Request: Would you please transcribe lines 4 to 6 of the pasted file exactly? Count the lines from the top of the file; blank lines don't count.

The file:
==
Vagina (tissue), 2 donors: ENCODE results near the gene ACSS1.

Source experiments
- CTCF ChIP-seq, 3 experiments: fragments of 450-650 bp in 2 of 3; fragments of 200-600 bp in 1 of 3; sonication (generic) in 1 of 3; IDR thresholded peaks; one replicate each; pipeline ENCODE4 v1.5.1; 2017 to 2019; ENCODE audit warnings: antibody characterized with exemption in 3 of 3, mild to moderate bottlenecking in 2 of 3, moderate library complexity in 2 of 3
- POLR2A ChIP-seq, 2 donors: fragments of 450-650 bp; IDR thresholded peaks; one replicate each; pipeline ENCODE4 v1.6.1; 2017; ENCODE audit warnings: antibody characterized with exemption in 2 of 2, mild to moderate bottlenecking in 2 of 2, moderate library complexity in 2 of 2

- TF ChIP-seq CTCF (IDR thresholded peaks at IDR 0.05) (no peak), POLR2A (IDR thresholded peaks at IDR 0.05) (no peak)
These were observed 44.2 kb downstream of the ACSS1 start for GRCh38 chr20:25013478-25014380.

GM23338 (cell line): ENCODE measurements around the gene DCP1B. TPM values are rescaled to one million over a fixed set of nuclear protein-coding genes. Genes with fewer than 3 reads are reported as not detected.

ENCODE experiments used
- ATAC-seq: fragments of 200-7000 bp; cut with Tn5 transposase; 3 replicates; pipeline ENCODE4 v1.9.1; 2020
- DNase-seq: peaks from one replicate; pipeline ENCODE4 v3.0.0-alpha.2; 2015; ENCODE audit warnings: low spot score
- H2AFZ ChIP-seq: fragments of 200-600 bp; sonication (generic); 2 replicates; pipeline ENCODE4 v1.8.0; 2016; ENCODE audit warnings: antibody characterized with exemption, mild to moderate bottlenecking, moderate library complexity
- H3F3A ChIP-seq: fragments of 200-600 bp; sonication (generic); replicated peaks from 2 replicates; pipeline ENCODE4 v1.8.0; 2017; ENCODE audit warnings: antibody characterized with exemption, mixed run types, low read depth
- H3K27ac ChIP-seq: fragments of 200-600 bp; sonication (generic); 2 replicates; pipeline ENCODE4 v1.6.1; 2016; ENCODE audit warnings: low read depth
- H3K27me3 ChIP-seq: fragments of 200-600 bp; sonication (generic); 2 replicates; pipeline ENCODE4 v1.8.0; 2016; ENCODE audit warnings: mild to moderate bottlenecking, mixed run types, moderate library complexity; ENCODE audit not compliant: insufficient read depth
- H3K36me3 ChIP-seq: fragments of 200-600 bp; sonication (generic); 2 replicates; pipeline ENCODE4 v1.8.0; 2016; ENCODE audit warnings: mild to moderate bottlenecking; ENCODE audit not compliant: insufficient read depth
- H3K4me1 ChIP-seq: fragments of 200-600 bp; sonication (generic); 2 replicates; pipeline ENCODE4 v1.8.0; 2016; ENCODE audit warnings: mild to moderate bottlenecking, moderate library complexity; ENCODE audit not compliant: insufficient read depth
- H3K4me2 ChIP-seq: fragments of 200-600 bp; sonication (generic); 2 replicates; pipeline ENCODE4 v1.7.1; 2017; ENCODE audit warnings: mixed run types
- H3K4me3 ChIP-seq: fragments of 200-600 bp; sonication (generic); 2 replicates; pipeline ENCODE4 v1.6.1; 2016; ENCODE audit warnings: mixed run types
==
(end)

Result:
- POLR2A ChIP-seq, 2 donors: fragments of 450-650 bp; IDR thresholded peaks; one replicate each; pipeline ENCODE4 v1.6.1; 2017; ENCODE audit warnings: antibody characterized with exemption in 2 of 2, mild to moderate bottlenecking in 2 of 2, moderate library complexity in 2 of 2

- TF ChIP-seq CTCF (IDR thresholded peaks at IDR 0.05) (no peak), POLR2A (IDR thresholded peaks at IDR 0.05) (no peak)
These were observed 44.2 kb downstream of the ACSS1 start for GRCh38 chr20:25013478-25014380.